"The Lytro camera [has] a special sensor called a microlens array, which puts the equivalent of many lenses into a small space.... [It has] sophisticated software that lets a viewer switch points of focus.... '[Photographs] become interactive, living pictures,' [Ren] Ng said. He thinks a popular use may be families and friends roaming through different perspectives on pictures of, say, vacations and parties posted on Facebook (Lytro will have a Facebook app)."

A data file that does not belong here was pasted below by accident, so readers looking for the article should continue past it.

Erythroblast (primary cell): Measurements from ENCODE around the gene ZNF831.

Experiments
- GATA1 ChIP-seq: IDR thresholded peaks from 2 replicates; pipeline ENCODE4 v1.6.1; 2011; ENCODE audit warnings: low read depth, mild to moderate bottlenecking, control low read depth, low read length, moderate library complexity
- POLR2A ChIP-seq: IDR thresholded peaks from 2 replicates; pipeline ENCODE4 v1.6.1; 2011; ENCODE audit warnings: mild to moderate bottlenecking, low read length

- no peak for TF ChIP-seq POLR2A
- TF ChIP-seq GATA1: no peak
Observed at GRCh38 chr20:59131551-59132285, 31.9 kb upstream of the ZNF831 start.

Digital cameras already let you see what part of the image is the focus point, but you don't always have time to look at the display, and in bright light it may be hard to see. Also, when you get your images uploaded into the computer and start to work with them, you might see details that you'd like to crop and focus on, perhaps things that you didn't even realize were in the shot... like in the movie "Blow-Up," when David Hemmings sees what may be evidence of murder in the blurry background shrubberies photographed with a film camera. I can't find the scene where he's blowing up the blowups of the blowups, so here's the scene with The Yardbirds: